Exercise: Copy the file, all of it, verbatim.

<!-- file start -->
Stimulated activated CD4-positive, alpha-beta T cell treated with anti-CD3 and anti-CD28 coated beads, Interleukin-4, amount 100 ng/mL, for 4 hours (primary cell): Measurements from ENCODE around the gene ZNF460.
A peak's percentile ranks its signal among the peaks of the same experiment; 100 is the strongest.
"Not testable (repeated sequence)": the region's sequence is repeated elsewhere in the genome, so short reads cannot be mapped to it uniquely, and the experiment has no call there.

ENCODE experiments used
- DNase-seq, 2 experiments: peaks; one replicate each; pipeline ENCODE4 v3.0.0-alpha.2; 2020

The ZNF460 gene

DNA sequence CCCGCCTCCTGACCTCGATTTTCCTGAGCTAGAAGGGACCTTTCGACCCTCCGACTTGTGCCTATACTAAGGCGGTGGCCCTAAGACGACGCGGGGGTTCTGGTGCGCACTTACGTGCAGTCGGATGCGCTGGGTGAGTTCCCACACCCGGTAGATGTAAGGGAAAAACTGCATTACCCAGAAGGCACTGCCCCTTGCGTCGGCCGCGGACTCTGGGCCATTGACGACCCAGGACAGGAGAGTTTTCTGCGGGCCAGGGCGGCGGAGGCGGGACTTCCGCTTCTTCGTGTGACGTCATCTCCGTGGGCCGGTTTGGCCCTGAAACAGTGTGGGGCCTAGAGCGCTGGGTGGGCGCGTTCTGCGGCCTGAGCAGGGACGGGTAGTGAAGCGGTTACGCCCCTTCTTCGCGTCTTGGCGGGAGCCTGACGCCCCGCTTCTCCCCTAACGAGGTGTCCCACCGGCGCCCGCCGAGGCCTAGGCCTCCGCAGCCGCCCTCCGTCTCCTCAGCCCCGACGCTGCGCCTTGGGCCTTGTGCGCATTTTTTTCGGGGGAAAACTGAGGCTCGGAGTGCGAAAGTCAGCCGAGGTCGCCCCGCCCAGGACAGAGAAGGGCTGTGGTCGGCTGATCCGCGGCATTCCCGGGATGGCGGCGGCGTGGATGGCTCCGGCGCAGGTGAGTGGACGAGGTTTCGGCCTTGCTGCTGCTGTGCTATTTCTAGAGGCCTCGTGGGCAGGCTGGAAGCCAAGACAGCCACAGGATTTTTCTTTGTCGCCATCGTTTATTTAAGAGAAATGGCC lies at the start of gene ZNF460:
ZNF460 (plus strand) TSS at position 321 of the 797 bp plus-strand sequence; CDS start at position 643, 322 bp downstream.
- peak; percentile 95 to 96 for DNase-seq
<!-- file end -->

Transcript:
Stimulated activated CD4-positive, alpha-beta T cell treated with anti-CD3 and anti-CD28 coated beads, Interleukin-4, amount 100 ng/mL, for 4 hours (primary cell): Measurements from ENCODE around the gene ZNF460.
A peak's percentile ranks its signal among the peaks of the same experiment; 100 is the strongest.
"Not testable (repeated sequence)": the region's sequence is repeated elsewhere in the genome, so short reads cannot be mapped to it uniquely, and the experiment has no call there.

ENCODE experiments used
- DNase-seq, 2 experiments: peaks; one replicate each; pipeline ENCODE4 v3.0.0-alpha.2; 2020

The ZNF460 gene

DNA sequence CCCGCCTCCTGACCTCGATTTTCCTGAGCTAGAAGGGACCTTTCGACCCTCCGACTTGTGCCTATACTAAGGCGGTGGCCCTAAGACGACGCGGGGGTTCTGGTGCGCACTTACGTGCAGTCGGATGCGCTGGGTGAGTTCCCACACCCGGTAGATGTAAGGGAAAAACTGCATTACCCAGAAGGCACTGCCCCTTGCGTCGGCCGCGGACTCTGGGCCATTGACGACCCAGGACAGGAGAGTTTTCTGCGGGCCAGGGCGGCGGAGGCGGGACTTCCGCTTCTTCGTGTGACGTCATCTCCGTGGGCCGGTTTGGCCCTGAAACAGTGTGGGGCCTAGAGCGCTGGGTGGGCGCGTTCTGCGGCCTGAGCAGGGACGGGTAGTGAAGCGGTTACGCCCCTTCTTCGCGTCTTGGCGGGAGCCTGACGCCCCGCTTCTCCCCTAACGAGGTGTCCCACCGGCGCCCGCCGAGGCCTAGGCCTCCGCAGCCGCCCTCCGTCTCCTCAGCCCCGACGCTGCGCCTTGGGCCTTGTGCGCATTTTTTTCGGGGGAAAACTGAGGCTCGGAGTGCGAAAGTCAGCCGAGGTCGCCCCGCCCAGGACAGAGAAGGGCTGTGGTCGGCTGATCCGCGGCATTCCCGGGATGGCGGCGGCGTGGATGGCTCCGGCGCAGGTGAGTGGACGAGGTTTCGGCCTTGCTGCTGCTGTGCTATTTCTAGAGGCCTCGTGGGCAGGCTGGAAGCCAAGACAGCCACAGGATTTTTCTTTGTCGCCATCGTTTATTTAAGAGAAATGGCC lies at the start of gene ZNF460:
ZNF460 (plus strand) TSS at position 321 of the 797 bp plus-strand sequence; CDS start at position 643, 322 bp downstream.
- peak; percentile 95 to 96 for DNase-seq